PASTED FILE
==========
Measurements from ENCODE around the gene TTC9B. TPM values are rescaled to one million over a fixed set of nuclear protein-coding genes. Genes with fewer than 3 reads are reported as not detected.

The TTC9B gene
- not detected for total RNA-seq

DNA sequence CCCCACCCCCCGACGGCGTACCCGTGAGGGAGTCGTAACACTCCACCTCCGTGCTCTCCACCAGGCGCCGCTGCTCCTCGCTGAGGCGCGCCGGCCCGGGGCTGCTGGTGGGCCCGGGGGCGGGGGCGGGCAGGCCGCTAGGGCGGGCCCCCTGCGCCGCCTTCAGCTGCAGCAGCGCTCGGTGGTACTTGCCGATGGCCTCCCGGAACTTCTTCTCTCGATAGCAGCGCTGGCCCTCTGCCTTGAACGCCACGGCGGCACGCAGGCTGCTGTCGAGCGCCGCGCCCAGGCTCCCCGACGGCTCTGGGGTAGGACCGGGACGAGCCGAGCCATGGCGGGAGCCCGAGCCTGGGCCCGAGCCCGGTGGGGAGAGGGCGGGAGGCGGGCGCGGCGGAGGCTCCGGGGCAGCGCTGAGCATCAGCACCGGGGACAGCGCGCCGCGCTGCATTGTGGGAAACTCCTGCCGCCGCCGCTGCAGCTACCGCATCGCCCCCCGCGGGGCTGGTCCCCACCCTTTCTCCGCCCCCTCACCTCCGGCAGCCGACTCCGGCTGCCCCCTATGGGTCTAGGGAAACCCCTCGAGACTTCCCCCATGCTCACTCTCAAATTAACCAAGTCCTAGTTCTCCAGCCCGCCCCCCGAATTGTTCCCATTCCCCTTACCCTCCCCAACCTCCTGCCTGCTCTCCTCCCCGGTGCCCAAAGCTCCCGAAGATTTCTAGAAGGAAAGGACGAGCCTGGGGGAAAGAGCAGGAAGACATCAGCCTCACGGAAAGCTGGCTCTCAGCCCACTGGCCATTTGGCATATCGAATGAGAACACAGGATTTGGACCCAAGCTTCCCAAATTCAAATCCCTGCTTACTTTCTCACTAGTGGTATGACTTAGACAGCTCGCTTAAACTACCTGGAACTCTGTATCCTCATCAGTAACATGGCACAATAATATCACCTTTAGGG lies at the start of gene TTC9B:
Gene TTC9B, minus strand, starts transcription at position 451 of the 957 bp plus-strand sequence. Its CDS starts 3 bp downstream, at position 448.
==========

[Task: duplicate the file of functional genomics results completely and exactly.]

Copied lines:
Measurements from ENCODE around the gene TTC9B. TPM values are rescaled to one million over a fixed set of nuclear protein-coding genes. Genes with fewer than 3 reads are reported as not detected.

The TTC9B gene
- not detected for total RNA-seq

DNA sequence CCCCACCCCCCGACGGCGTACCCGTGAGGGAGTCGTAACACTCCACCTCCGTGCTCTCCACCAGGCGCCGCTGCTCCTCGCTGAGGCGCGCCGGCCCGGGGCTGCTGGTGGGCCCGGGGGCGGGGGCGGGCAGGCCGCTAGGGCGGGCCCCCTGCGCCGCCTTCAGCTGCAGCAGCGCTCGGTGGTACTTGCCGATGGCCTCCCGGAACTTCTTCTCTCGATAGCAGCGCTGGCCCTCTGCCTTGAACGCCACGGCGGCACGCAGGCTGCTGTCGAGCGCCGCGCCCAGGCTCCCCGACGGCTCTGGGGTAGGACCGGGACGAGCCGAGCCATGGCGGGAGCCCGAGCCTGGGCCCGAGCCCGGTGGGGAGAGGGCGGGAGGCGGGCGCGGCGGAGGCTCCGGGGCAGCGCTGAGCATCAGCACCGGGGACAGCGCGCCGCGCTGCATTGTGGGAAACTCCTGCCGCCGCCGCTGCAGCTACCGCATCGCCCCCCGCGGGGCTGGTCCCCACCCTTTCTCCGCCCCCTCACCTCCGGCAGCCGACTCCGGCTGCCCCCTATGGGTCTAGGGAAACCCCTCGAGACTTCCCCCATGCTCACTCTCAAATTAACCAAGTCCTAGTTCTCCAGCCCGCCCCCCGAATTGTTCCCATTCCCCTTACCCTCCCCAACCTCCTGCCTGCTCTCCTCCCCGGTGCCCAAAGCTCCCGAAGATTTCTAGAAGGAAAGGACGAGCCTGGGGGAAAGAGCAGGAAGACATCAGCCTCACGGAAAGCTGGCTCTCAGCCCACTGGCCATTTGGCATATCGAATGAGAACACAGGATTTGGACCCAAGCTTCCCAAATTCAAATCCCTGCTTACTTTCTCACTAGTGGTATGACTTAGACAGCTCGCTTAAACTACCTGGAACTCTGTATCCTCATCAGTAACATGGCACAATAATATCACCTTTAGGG lies at the start of gene TTC9B:
Gene TTC9B, minus strand, starts transcription at position 451 of the 957 bp plus-strand sequence. Its CDS starts 3 bp downstream, at position 448.